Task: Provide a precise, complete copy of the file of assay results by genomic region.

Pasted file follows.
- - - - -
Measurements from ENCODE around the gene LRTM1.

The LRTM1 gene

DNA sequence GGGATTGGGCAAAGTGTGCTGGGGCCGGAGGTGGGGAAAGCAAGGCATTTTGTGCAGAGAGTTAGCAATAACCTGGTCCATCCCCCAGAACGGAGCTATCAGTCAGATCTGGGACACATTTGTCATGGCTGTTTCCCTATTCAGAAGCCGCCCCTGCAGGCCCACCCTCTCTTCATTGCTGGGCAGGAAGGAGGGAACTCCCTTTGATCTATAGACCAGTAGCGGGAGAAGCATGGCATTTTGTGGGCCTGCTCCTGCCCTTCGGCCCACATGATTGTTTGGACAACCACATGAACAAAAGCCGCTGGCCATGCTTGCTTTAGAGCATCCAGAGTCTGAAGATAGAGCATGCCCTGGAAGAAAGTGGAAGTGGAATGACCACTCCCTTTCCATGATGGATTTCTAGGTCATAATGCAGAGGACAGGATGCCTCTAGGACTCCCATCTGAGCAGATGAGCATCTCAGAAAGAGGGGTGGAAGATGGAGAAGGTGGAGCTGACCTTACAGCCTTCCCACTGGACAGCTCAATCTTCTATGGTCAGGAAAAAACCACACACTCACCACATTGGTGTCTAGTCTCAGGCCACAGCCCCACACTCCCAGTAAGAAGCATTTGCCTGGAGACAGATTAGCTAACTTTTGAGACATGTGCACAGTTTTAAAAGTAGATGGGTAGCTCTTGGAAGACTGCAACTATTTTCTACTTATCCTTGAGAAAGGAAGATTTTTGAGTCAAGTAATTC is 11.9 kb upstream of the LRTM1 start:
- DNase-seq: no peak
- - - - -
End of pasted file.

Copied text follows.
Measurements from ENCODE around the gene LRTM1.

The LRTM1 gene

DNA sequence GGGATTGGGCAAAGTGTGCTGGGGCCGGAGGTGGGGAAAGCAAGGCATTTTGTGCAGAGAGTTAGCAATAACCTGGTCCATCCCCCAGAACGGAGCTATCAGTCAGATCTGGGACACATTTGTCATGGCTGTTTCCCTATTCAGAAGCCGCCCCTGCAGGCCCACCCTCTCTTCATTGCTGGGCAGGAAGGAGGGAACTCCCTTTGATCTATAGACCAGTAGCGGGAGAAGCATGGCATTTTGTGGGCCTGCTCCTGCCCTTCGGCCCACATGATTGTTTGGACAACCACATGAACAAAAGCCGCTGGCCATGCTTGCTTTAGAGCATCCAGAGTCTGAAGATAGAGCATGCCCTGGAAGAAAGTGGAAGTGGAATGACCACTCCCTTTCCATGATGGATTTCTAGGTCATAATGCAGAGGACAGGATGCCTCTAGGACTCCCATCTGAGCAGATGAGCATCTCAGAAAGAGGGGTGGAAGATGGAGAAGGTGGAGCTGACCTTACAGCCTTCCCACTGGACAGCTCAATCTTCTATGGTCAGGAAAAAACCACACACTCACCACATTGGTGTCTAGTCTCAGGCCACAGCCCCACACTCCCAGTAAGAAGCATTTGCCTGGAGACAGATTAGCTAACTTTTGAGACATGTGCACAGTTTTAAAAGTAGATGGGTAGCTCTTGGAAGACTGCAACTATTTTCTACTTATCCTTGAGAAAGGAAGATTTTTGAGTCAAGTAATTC is 11.9 kb upstream of the LRTM1 start:
- DNase-seq: no peak